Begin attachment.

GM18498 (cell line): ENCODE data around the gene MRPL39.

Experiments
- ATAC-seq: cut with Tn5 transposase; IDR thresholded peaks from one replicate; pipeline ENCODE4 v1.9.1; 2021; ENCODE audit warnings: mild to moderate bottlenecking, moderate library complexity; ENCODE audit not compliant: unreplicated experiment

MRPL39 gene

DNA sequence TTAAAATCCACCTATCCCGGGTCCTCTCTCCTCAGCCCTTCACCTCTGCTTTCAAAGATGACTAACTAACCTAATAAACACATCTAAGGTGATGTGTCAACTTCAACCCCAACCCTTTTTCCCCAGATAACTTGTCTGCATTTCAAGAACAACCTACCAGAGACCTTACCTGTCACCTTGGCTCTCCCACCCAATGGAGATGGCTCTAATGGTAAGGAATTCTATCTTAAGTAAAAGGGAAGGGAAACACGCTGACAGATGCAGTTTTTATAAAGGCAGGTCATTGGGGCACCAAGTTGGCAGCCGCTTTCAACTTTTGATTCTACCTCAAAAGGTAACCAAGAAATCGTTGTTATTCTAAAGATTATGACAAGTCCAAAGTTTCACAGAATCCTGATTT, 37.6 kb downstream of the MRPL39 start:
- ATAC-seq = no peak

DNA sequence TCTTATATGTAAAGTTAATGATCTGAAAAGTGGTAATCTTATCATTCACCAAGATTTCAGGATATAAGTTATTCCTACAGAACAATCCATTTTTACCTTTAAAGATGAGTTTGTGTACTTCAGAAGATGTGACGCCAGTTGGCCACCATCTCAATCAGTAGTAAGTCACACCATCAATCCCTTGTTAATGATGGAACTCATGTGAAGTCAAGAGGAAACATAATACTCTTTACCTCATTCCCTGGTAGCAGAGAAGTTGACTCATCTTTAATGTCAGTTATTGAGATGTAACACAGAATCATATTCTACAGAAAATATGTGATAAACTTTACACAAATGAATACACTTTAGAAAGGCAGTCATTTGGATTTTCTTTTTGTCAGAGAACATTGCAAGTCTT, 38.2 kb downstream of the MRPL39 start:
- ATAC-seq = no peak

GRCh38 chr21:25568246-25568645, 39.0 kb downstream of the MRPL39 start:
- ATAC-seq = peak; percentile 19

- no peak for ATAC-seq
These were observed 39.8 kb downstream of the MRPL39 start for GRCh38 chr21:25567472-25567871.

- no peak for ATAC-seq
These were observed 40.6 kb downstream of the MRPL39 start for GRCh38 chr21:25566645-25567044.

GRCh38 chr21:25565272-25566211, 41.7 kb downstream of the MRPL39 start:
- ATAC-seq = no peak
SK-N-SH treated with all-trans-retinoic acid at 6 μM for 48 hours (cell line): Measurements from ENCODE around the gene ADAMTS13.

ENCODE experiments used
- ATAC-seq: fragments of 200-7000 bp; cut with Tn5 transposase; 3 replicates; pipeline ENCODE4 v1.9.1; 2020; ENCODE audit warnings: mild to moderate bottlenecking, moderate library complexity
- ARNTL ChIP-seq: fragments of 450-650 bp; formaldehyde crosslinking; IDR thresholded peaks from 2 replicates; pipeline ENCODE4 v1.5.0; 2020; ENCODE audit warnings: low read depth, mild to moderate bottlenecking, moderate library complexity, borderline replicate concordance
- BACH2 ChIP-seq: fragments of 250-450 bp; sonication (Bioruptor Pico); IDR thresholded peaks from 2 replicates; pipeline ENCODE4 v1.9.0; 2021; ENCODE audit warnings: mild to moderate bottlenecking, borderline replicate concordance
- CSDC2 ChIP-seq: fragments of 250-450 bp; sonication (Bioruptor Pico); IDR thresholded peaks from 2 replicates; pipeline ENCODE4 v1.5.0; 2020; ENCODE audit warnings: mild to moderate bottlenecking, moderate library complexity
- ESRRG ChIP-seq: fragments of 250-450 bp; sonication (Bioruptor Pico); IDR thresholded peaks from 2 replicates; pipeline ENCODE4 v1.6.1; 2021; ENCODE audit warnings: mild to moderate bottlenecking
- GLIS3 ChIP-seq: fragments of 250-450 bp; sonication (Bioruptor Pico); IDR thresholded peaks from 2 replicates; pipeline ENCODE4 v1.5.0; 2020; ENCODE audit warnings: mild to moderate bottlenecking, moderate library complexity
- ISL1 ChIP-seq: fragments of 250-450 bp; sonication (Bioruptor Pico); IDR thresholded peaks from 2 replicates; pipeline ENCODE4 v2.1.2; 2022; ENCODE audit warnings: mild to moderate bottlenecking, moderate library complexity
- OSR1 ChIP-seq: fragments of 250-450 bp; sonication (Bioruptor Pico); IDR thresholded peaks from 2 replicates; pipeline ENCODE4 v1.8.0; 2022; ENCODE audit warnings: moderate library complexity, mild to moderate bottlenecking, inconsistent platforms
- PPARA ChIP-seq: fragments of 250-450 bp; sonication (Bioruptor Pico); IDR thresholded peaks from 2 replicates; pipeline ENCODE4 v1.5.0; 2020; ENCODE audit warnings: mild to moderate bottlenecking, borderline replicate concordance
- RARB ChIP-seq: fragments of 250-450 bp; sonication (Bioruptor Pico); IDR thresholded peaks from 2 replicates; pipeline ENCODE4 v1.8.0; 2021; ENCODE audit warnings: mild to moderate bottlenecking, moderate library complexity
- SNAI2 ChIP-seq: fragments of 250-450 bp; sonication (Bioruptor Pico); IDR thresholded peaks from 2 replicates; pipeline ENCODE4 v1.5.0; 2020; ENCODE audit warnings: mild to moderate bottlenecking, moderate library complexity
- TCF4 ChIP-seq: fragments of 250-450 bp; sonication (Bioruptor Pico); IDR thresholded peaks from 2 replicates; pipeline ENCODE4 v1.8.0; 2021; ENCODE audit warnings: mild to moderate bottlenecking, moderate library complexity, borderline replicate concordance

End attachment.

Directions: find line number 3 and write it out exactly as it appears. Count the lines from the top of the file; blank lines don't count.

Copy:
- ATAC-seq: cut with Tn5 transposase; IDR thresholded peaks from one replicate; pipeline ENCODE4 v1.9.1; 2021; ENCODE audit warnings: mild to moderate bottlenecking, moderate library complexity; ENCODE audit not compliant: unreplicated experiment